If you are working on a book for publication, then your editor will usually decide how a web site should be cited. Normally the author's name is also required (see below). Whatever citation style you choose, Internet posted materials are a form of publication or broadcast, like any other, and are entitled by law to equivalent citation and copyright consideration.

I am writing to ask, may I post a link to your web site on my web site?

The World Wide Web is a distribution medium for global open publishing. Citation and quotation are among the foundation practices of free speech and free press. In global open publishing, citation is always allowed in the form of a link from one web site or document to another.

You do not need the permission of a web site or any person connected with the web site to place a link to that site in your own web pages, in the same way that you do not need the permission of an author or his publisher to cite the author's publication in the bibliography or index of your research paper, magazine article or book.

If anyone wants to find out who is linking to their web page, they only have to search for their site domain name or page URL in Google.

Would you post a link to my web site on your site?

I'm eager to support online art businesses with product or service reviews, and fellow artist or art research sites through referral links. However, to assure impartiality and accuracy, I only review retailers I have actually shopped from, and art products I've actually used.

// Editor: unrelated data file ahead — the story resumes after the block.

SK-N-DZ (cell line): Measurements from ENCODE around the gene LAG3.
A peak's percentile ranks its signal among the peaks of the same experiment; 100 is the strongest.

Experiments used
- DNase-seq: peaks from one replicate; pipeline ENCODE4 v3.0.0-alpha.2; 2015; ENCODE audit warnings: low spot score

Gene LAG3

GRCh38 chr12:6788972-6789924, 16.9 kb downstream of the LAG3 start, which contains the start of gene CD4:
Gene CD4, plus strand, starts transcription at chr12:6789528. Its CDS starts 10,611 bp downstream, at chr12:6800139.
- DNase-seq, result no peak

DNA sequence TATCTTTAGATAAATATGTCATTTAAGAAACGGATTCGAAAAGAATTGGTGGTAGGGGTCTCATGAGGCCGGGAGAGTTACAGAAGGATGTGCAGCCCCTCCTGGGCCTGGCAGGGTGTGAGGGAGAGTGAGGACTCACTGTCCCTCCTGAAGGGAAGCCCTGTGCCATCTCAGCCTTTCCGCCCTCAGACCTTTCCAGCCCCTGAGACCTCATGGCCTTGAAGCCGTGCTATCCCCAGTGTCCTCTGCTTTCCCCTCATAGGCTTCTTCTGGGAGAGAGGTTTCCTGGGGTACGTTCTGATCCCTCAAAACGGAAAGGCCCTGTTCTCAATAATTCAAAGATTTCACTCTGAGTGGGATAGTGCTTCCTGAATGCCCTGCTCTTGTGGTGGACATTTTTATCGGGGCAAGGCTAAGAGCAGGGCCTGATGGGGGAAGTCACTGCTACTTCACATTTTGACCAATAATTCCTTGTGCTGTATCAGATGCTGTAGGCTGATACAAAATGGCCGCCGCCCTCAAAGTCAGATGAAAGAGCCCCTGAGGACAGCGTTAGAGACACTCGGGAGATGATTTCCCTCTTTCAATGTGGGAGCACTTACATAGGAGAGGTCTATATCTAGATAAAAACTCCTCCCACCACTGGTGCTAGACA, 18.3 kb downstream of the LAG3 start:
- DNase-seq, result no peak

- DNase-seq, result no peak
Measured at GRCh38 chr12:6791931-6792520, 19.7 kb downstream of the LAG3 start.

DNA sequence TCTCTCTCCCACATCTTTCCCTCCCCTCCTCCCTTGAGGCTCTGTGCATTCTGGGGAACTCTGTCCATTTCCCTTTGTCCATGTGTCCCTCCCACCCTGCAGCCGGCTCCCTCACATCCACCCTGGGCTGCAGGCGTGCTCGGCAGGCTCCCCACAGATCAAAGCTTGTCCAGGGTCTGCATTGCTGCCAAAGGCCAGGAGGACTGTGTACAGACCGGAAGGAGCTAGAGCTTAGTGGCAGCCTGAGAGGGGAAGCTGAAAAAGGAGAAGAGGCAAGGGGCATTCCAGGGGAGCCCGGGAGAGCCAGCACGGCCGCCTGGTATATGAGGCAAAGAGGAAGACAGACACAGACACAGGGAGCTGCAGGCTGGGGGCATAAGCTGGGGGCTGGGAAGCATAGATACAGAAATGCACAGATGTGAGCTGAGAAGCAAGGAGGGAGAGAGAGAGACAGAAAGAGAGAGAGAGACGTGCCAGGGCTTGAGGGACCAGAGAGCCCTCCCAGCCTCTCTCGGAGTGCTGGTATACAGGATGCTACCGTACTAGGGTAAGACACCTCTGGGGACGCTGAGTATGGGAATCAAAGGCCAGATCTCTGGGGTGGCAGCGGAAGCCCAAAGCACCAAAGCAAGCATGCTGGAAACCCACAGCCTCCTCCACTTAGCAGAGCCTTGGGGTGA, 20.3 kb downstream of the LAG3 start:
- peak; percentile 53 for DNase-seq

I do not link to other artist or informational sites unless I feel they provide a useful, unique or praiseworthy experience; I don't simply "trade links" in an attempt to build site traffic or search engine rankings.

Hello, I am a boy who like to paint, most with watercolors, I am from El Salvador and i'm 16 years of old. I found your page ago 1 year so so. I can speak some english so a 50% or 60% for read or write, and a pair dictionary which helps me to read your page.

To my readers who read French, German, Italian or Spanish: you can translate web pages at www.google.com. The AltaVista service Babel fish will also translate into Portuguese, Japanese, Chinese and Korean. Just enter the URL of the page you want to translate, select the language, and the translation will load in your browser window. For example:

A mis lectores que leyeron francés, alemán, italiano o español: usted puede traducir las páginas de la tela en www.google.com. "Babel fish" del servicio de AltaVista también traducirán al portugués, japonés, chino y coreano. Apenas incorpore el URL de la página que usted desea traducir, seleccionan la lengua, y la traducción cargará en su ventana de browser (translation by Google).

May I translate your pages and post them on the web?

Several users have requested permission to translate some of the content on my web site into Spanish, German, Russian, French ... and after my experience with online translation apps, it seems reasonable to permit this.

The five ground rules I ask you to follow are:

(1) You do not have to send me your translation for my review or approval; I can't read Russian or Spanish, anyway. However, you must send me the URL of the translated page, so that I can at least look it over to ensure it complies with the following restrictions.

(2) You must call all images from the handprint.com domain: that is, you may not download any photograph, diagram, image or illustration to your web server so that you can load it into your translation page. You must point the translation page to the figures as they are stored on my server. For example, an image tag that appears this way in the HTML source code on my server: